Fiction | Lost Patterns of the Maasai

News from the G20 Summit on Climate Change: Climate experts have said that changing weather patterns around the world have upset traditional seasons, particularly in countries close to the equator. The impact of these changes is not yet known and further studies are being undertaken to assess the impact.

The elders see the patterns of our days in the bead chronicle that covers a wall in Ole Kopi’s inkang. Each line of five beads is a day. He can read the combinations. Many, many days are there. Enkai’s pattern for us, the life He has given us is there in the beads. Varied colours and patterns tell many stories of fire; drought and rain; lions; wars and raids; circumcision; birth; sickness; death. A story of many things.
We watch the day as it unfolds; blue sky gradually covering up night’s exposed infinity. The day build like the days before: clear sky, no clouds, no rain. Another line of blue-black-black-black-white beads will represent this day. Even our small ones know this repeating pattern of too many days now.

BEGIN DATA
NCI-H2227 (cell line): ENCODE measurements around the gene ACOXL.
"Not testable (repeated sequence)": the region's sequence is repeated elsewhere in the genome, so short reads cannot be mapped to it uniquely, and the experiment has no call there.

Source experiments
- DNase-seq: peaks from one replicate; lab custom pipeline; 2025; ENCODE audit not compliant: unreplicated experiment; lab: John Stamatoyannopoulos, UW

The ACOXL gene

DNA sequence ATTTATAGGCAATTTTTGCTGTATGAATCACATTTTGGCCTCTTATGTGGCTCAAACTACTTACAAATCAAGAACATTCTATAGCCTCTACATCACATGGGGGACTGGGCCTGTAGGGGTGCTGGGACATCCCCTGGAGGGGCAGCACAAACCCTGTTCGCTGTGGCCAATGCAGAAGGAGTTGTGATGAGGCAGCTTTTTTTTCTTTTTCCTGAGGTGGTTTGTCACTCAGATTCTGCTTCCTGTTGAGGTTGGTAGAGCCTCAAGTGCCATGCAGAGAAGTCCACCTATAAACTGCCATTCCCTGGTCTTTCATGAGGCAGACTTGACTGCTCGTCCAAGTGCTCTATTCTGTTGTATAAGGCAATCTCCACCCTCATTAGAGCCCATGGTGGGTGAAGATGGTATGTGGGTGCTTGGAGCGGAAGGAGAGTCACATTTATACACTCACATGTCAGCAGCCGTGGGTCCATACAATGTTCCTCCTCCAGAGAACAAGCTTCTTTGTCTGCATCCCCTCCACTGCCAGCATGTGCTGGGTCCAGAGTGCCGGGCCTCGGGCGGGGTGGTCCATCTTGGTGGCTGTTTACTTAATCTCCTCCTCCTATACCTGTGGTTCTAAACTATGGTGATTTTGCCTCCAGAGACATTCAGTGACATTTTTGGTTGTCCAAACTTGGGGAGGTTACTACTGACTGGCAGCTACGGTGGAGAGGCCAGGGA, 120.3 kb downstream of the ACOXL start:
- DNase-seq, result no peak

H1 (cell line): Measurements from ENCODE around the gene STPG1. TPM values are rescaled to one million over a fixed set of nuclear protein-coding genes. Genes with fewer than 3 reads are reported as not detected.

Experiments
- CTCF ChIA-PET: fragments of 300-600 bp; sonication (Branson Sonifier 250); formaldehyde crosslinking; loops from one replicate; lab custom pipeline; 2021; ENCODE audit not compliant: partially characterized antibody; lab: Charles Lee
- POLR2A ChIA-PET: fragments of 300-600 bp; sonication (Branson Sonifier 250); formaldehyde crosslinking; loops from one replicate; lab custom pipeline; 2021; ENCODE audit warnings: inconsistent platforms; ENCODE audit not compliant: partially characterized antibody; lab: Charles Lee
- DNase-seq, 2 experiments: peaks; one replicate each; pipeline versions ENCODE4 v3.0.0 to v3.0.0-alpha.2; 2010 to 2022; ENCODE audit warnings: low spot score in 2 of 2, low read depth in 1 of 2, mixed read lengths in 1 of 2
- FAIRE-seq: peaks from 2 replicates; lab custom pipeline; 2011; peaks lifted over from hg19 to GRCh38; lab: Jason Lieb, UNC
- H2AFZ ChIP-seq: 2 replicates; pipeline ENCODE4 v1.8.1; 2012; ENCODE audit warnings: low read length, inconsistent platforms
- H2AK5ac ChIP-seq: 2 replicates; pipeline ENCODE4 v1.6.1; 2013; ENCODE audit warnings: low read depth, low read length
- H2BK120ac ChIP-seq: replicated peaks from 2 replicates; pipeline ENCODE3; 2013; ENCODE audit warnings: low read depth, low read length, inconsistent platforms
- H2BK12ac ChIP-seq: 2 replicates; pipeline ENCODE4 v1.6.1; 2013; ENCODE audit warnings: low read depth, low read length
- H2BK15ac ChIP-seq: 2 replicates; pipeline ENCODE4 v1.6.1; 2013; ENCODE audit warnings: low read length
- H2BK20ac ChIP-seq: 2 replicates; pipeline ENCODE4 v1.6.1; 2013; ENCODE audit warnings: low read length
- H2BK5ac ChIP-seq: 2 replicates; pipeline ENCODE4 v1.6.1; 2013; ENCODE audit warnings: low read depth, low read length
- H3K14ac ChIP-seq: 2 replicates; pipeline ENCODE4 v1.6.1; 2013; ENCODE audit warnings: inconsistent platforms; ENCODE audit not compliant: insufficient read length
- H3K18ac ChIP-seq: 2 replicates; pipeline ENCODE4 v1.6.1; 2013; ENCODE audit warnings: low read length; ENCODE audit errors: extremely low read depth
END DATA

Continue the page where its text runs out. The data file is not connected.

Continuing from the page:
Some have gone to school or left the inkang for another life. They come back and tell us of the city, of clothes, of computers, of money. There is a new hunger in their eyes which milk and blood does not satisfy. They bring us the red, yellow, orange, green beads we yearn for. But the bead does not bring what it symbolises. The unused colours collect and remind us what is missing; what we wait for.
Ole Kopi looks at the sky. His face is lined with the passing of days. Even his grey hair is falling; a shiny head – not unlike the white skull beneath – is revealed. We get closer to our bones as the days pass. Ole Kopi is now moving bones; on his way to still bones. The dark blue bead of his passing has already been selected.
Ole Kopi looks at the story. The green beads of plenty from our ancestor’s times are few now. The rhythm of the seasons, a familiar pattern from the beginning, is no longer there. He points: no green. Another blue sky. Ole Kopi takes a blue bead, three black and a white, and like so many days now, hands them to one of his wives to weave into the story. She looks up at him. He shakes his head at her silent question.
We have lost the patterns of our ancestors. The repeating blue-black-black-black-white tell a story we do not understand.

Tilda Bowden is a Creative Writing Masters student at the University of Cambridge, and lives between Cambridge and Kenya.
Creative writing blog:

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